The city’s Economic Development Corporation said it will issue a request for proposal by the end of the year for a private partner to work with the city to build a five-acre barge terminal on city-owned land in Hunts Point. That project could cost between $20 to $30 million to develop and would be used to deliver food items and produce by water to the large constellation of grocery and restaurant distribution businesses in the South Bronx neighborhood. The city has not identified the specific site or sites where the terminal could be constructed.

The city is also seeking to create a 500,000 square foot distribution center in the Brooklyn Army Terminal in Sunset Park, which is located adjacent to freight rail, and build a 75,000 square foot ground-up air cargo facility near Kennedy Airport. By providing low cost space to rail and air freight businesses, the city is hoping to encourage the use of those transportation modalities rather than trucks. Solicitations for private partners to work with the city on those projects will be issued within the next two weeks, the EDC stated.

Another near-term goal in the report was to create as many as four small freight yards along an existing freight rail line that snakes through Brooklyn into Queens. The yards would provide new offloading points for goods carted by freight trains, potentially reducing the distance that trucks would need to travel to deliver that cargo the last miles to its final destination. Shorter delivery distances not only reduce vehicle miles, but also allow smaller delivery vehicles to be used in place of large, long haul trucks that currently rumble through the city.

It wasn’t immediately clear how much it would cost to build those small rail facilities, although they appear to be modest in scope, requiring the construction of short stretches of track parallel to the existing freight line to allow trains to park and unload without impeding the flow of train traffic along the route.

The steps could take thousands of trucks off the road and create freight-related jobs.

Tuesday, July 17, 2018

We should do this here!

From Metro:

...while these so-called “bandit signs” are actually illegal in Philadelphia, it’s a tough problem to fight. So Philadelphia’s Zero Waste and Litter Cabinet recently teamed up with 24 community organizations to form the city’s first-ever “Bandit Sign Brigade.” Over the month of June, some 8,000 illegal flyers were removed from the streets.

“We had groups representing every part of the city tearing these signs down,” said Nic Esposito, who is director of Philly’s Zero Waste and Litter Cabinet in addition to running an urban farm in Kensington and a local publishing house. “They find this a sign of disrespect, that you can come in my neighborhood and put these signs up and think that it’s totally fine to do that.”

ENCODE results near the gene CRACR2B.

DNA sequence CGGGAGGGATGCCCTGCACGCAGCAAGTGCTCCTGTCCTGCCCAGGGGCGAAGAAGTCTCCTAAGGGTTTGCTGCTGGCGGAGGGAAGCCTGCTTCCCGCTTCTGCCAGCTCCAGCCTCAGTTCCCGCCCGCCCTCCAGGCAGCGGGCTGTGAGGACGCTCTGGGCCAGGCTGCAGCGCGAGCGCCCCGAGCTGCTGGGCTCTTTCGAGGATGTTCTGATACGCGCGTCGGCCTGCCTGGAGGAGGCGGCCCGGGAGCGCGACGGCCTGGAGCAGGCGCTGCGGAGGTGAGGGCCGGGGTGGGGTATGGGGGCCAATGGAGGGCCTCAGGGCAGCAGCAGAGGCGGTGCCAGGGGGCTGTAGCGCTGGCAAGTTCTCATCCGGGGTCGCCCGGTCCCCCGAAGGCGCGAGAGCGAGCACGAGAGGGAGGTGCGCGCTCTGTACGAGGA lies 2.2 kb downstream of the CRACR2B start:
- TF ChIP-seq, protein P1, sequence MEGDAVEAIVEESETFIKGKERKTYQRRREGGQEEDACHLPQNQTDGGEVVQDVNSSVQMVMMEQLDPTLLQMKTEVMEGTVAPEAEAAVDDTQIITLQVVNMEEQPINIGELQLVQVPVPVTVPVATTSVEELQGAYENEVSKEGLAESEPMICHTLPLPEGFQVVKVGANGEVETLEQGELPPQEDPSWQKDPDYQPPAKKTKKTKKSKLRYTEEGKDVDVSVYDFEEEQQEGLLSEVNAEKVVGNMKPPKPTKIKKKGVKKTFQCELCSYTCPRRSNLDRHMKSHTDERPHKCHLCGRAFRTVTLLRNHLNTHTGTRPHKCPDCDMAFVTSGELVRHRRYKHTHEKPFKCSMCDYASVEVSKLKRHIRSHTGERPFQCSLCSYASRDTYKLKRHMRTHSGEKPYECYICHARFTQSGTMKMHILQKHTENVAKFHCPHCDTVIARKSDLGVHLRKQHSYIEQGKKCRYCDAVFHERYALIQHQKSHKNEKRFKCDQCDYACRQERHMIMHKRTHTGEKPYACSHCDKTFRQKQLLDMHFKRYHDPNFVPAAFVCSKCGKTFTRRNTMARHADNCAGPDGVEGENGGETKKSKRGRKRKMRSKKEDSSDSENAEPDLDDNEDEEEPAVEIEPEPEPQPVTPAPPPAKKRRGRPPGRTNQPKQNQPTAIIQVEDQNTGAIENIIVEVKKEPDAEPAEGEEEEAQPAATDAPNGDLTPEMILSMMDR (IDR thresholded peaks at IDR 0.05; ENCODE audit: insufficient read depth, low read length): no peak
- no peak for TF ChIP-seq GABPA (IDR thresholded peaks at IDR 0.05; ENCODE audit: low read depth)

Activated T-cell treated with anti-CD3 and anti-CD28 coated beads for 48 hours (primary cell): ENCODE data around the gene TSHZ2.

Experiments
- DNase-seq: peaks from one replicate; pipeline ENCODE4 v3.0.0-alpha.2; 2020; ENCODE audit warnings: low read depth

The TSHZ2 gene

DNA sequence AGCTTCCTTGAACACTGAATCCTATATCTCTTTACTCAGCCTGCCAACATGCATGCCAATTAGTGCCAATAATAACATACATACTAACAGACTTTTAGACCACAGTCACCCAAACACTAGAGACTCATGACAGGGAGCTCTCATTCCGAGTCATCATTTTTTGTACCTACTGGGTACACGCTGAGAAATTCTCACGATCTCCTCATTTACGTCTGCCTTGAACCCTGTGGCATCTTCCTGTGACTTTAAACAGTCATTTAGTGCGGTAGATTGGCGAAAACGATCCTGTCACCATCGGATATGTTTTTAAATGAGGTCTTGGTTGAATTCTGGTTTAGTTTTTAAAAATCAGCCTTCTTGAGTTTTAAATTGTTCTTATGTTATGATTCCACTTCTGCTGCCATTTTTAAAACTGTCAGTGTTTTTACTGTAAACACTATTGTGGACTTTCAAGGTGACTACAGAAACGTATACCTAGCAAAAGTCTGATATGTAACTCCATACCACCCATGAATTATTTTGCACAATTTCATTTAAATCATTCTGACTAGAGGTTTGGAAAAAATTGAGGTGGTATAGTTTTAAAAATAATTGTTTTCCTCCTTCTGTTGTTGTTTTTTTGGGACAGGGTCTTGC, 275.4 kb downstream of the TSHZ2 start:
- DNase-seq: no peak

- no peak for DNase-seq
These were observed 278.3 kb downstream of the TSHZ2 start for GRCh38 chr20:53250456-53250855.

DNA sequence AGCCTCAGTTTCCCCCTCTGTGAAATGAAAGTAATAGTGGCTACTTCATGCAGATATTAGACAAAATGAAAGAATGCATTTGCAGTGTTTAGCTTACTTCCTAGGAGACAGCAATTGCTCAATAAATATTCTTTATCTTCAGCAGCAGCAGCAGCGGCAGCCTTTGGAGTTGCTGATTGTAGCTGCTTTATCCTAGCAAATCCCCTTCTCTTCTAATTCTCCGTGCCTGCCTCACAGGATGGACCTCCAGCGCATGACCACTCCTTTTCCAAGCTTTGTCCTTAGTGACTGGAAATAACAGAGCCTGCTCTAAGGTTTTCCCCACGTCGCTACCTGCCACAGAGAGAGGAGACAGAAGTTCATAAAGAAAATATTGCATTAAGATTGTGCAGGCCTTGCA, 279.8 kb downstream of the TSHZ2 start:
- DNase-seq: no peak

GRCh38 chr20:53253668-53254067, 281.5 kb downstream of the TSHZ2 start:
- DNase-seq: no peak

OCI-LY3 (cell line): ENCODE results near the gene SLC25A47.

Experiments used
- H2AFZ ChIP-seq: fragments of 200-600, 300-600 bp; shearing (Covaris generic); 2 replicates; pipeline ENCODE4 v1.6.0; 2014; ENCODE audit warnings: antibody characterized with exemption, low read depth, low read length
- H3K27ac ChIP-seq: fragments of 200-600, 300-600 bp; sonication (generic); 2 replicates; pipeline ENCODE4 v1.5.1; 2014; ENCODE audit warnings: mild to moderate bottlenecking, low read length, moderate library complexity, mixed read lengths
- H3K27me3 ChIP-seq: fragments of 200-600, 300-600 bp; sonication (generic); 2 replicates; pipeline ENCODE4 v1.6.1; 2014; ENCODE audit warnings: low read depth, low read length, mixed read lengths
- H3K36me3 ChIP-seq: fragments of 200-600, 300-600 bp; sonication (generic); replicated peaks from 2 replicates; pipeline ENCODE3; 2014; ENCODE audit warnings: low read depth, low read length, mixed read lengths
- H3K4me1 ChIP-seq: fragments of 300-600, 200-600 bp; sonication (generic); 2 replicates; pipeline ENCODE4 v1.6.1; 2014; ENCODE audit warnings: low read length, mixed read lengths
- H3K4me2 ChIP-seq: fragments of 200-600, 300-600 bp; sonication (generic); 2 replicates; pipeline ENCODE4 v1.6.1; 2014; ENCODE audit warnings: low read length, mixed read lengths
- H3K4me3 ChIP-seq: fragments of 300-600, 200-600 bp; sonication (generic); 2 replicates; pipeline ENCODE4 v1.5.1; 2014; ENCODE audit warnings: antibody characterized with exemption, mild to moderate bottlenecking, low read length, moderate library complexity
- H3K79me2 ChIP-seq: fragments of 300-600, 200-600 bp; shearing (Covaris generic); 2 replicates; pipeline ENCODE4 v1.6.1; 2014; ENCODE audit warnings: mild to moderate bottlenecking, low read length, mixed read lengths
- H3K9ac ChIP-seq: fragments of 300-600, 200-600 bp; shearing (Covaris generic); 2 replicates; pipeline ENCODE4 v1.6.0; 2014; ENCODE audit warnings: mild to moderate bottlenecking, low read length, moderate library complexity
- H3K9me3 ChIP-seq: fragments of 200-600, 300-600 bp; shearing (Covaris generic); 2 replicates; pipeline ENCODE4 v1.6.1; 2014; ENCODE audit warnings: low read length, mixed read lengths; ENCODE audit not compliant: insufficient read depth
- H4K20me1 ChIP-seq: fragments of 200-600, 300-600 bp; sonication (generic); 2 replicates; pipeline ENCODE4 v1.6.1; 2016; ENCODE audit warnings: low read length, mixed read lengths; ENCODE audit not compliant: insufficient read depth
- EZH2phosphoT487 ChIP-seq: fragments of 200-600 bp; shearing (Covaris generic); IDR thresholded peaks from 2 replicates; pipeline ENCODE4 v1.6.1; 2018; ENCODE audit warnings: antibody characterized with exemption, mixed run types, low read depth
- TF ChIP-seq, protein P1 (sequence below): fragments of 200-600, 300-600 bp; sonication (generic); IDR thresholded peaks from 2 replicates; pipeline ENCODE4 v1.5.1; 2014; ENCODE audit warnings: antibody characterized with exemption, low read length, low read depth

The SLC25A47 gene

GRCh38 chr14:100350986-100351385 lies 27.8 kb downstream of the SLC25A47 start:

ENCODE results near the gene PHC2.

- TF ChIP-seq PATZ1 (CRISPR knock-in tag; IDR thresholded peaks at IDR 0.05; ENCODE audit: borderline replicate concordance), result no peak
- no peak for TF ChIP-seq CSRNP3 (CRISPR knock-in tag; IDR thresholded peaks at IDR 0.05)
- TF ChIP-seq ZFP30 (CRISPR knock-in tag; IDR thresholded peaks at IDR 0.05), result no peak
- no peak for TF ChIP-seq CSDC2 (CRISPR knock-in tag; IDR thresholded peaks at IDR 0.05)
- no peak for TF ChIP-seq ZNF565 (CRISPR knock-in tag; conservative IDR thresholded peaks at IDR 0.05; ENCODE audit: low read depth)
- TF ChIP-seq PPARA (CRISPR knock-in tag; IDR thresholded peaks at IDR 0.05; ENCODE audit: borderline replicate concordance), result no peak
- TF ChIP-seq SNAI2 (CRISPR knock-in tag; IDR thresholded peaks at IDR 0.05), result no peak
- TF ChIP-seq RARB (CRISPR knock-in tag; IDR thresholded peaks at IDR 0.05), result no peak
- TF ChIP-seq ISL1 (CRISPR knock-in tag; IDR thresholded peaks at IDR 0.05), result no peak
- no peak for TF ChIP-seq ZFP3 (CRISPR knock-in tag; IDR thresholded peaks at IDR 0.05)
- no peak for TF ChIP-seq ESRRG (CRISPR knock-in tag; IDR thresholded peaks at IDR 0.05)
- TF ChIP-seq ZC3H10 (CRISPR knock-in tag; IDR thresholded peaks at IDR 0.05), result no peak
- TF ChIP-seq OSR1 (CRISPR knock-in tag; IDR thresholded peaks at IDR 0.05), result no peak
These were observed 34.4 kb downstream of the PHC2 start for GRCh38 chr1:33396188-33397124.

The Bandit Sign Brigade amassed significant data on the location and types of signs being hung around Philly to aid the city’s Department of Licenses and Inspections in tracking down and punishing the people responsible for the signs.

The city is also offering a cash benefit, paying 50 cents per illegal sign removed to eligible groups, up to $500 in funds for community cleaning and greening supplies.

To learn more about the Bandit Signs Brigade, visit cleanphl.org/illegalsigns/.

Crappifying Ridgewood by hook or by crook

From QNS:

Two Ridgewood residences in historic territory are slated for redevelopment to make room for more apartments, according to Department of Buildings (DOB) records.

In March, a three-story, three-family building at 1663 Madison St. received a permit to add a fourth story to its existing structure, records show. Two months later, a three-story, six-unit building at 1664 Woodbine St. — directly behind the first building on the same block — received a permit in May to add a fourth story and a penthouse to its existing structure.

With both properties located on National and State Registers of Historic Places, the new developments set an “unfortunate” precedent for the blocks of attached brick homes and make local residents fear gentrification, said Ridgewood Property Owners and Civic Association President Paul Kerzner.

“In theory, you can take any building in Ridgewood, Glendale, Maspeth and Middle Village that is not part of the city landmarks and that can happen to any property,” Kerzner said. “I’m also concerned about gentrification, because to me it’s the artificial transfer of property value because of speculation.”

A lifelong resident of Ridgewood, Kerzner explained that national and state historic status does not protect a building from redevelopment. Only city landmark status has that power, and the areas in question haven’t been designated as landmarks yet despite Kerzner’s efforts.

Monday, July 16, 2018

Hope for the Lefferts Ave bridge

From the Queens Chronicle:

At a Wednesday meeting with elected officials and civic leaders, Long Island Rail Road President Phillip Eng said the MTA has devised a plan to save the Kew Gardens span and the handful of small businesses on top of it, according to multiple people who were at the gathering.

“It was a productive meeting. The LIRR came back and said there’s a way to fix the bridge to make it stable,” Assemblyman Daniel Rosenthal (D-Flushing) told the Chronicle on Wednesday. “There’s a very clear pathway forward to rehabilitate the bridge. Nothing is done until its done, but it was a very optimistic meeting.”

The MTA originally said last May that the century-old span had decayed to the point where it would have to be torn down come 2020 — the year the entrepreneurs’ collective lease expires.